The Corner

Politics & Policy

The Iraq Question, for Statesmen and for Analysts

The Iraq War question being posed to all of the Republican presidential contenders brought to mind a passage from Henry Kissinger’s introduction to his 1994 book Diplomacy:

…there is a vast difference between the perspective of an analyst and that of a statesman. The analyst can choose which problem he wishes to study, whereas the statesman’s problems are imposed on him. The analyst can allot whatever time is necessary to come to a clear conclusion; the overwhelming challenge to the statesman is the pressure of time. The analyst runs no risk. If his conclusions prove wrong, he can write another treatise. The statesman is permitted only one guess; his mistakes are irretrievable. The analyst has available to him all the facts; he will be judged on his intellectual power. The statesman must act on assessments that cannot be proved at the time that he is making them; he will be judged by history on the basis of how wisely he managed the inevitable change and, above all, by how well he preserves the peace.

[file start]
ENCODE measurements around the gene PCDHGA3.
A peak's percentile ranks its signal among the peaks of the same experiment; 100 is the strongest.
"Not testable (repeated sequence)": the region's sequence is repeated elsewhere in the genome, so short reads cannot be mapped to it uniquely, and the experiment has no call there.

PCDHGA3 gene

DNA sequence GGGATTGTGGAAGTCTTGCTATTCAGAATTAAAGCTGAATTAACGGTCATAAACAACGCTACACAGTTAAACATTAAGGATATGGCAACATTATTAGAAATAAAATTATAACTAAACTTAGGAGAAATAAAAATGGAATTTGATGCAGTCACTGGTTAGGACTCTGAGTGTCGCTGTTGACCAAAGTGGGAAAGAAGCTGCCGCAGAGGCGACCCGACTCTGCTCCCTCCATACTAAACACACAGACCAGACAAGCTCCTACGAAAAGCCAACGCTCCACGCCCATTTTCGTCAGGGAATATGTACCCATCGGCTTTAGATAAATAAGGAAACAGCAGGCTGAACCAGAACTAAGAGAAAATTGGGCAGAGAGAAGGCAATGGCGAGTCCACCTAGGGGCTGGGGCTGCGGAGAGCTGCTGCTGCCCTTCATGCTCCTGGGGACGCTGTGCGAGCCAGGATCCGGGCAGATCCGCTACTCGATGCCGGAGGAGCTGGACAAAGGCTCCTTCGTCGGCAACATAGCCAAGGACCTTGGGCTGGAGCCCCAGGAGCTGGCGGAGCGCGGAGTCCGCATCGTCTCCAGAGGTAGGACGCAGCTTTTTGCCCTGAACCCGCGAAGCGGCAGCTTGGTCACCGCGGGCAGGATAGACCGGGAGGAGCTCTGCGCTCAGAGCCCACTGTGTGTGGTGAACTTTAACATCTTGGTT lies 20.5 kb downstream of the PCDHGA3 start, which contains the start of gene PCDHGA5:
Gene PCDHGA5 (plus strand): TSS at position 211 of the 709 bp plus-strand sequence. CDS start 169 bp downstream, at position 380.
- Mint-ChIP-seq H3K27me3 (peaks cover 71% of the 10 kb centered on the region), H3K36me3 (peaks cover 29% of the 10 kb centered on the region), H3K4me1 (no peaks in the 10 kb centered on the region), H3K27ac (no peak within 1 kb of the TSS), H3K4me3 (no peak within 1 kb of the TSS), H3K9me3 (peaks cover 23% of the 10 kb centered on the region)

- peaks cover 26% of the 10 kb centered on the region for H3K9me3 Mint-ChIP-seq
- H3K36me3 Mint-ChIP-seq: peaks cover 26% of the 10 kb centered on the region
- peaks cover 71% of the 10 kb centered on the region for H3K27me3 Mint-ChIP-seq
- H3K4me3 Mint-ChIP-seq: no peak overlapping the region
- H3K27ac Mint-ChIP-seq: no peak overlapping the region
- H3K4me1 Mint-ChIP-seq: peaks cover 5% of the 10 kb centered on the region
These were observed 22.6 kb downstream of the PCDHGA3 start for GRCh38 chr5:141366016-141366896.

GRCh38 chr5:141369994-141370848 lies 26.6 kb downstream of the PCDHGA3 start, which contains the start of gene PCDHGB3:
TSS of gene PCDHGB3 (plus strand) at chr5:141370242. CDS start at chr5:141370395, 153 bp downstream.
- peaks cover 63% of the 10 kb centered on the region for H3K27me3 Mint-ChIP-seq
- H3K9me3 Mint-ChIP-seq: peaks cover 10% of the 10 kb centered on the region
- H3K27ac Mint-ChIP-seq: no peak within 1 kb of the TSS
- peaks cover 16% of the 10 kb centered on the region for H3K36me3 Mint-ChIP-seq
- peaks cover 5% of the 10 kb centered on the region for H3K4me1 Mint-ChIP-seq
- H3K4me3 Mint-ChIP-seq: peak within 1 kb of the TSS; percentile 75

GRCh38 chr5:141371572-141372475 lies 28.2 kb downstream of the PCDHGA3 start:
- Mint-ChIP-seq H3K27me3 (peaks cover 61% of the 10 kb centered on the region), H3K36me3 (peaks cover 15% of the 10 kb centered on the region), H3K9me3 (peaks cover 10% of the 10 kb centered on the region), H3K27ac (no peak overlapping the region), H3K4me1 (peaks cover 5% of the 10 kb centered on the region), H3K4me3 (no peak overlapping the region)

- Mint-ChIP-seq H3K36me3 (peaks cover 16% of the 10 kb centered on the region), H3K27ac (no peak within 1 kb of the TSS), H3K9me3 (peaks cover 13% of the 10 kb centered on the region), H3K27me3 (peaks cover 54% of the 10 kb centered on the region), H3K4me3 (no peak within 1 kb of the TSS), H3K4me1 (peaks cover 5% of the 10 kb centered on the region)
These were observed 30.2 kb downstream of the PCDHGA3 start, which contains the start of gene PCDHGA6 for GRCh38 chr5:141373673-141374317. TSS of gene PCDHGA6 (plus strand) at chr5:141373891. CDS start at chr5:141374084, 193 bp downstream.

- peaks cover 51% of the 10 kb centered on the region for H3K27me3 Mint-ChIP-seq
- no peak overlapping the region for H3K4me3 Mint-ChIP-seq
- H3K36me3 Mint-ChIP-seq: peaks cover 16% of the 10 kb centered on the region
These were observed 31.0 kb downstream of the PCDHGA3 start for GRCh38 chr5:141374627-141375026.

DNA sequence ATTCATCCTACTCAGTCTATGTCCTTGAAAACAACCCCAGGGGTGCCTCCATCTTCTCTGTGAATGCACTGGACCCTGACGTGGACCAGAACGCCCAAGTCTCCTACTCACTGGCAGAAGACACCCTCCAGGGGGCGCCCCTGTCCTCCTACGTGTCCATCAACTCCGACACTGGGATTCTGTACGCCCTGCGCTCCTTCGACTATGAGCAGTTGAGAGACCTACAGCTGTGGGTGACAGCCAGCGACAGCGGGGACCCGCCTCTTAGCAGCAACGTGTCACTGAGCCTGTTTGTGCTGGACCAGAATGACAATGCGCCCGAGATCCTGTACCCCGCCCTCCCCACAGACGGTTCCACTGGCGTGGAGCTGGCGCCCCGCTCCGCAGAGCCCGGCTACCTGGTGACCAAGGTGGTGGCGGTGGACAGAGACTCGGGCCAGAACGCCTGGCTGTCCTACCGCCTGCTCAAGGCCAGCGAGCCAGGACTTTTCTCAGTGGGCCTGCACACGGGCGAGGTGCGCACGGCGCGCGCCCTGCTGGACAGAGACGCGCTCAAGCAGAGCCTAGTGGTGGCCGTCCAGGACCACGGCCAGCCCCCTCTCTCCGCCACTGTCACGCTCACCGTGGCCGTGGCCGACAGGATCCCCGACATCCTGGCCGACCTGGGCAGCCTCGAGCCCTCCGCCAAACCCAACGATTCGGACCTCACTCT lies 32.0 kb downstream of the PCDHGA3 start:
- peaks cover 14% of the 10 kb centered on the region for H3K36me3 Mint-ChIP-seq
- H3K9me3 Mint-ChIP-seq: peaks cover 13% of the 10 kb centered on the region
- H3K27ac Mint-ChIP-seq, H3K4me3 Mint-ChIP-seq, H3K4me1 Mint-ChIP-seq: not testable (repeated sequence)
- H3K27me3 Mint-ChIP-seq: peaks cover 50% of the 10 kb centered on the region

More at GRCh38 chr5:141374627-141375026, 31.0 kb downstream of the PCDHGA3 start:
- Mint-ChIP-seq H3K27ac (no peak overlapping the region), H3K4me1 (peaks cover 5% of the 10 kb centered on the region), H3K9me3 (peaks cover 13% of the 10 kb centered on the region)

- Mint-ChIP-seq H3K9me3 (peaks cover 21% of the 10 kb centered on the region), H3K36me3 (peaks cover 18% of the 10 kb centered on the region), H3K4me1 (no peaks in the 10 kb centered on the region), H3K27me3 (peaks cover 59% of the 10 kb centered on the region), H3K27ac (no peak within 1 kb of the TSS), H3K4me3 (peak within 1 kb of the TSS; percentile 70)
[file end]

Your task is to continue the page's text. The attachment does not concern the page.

The question being posed may say something about how good an analyst these guys are, but not much about their potential as statesmen.  

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